1) the nature and identity of the parties

 2) the nature of their rights

 3) the nature of the impact of the change of law those rights (see Bradley, supra, at p. 718, 94 S. Ct. at 2019).

 If there is a finding of manifest injustice under Bradley, the presumption of retroactive application will be vitiated and the law will not be applied retroactively, assuming there is no clear congressional intent otherwise.

 Judge Kram of the Southern District of New York neatly synthesized the three factors in the following balancing test: "Retroactive application of a new law results in manifest injustice when the disappointment of private expectations outweighs the public interest in enforcing a new rule" ( Federal Deposit Ins. Corp. v. Engel, 746 F. Supp. 1223, 1224 [S.D.N.Y. 1990] [citing Allied Corp. v. Acme Solvents Reclaiming, Inc., 691 F. Supp. 1100, 1112 (N.D. Ill. 1988)]).

 (2) Plaintiff's Contentions under Bradley

 The plaintiff correctly points out that the rule in Bradley has often been applied in the Second Circuit (see e.g., Mrs. W. v. Tirozzi, 832 F.2d 748, 755 [2d Cir. 1987]; O'Hara v. General Marine Trans. Corp., 740 F.2d 160 [2d Cir 1984]; Leake v. Long Island Jewish Med. Ctr., 695 F. Supp. 1414 [E.D.N.Y. 1988] aff'd 869 F.2d 130 [2d Cir. 1989]).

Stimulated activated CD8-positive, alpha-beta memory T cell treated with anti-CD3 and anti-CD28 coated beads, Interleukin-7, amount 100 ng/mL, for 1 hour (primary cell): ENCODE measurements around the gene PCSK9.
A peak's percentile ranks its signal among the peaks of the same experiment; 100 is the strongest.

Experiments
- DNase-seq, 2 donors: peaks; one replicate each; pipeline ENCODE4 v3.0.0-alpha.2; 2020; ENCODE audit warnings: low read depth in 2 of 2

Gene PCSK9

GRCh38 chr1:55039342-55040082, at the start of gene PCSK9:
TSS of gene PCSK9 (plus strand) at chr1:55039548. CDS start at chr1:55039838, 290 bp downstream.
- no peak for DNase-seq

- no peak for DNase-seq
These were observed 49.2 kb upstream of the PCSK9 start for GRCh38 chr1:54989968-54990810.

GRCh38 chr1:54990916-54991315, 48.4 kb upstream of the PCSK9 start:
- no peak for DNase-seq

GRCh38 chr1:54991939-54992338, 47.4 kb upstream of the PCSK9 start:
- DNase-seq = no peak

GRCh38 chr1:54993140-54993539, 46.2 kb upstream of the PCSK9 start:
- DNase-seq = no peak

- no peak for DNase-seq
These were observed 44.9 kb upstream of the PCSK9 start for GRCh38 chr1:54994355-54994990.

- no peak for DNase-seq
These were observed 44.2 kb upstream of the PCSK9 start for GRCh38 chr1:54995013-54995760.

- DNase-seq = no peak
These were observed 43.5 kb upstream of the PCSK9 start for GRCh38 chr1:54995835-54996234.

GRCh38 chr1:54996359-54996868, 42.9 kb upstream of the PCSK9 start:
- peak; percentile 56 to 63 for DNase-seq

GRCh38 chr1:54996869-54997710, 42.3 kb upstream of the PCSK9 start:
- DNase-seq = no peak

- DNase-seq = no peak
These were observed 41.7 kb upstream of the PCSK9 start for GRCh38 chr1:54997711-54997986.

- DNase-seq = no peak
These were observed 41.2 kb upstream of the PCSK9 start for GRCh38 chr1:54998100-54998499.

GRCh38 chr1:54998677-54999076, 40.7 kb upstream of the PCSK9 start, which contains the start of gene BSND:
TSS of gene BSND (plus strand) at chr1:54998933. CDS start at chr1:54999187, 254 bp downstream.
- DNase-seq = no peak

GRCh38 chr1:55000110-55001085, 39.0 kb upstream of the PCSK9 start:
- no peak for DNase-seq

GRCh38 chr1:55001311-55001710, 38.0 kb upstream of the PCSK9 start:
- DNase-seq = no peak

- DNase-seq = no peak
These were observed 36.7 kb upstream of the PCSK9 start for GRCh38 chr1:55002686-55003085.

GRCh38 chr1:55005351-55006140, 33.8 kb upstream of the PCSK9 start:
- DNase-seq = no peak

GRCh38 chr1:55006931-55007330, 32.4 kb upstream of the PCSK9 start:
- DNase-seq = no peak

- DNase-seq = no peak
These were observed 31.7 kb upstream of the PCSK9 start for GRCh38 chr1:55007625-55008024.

The plaintiff argues that Bradley controls in this Circuit and in view of the factors so enunciated, she maintains that application of the Act's amendments to her case would result in no manifest injustice to the defendant.

 The first prong of the Bradley, test recognizes the differences between litigation brought in the public interest and suits brought solely to vindicate private interests. While the Supreme Court in Bradley noted that there might be some injustice in retroactively applying a change in law in a purely private matter, the plaintiff contends that because she seeks vindication under the federal civil rights laws she also raises a matter of substantial public concern. There is precedential support for this position.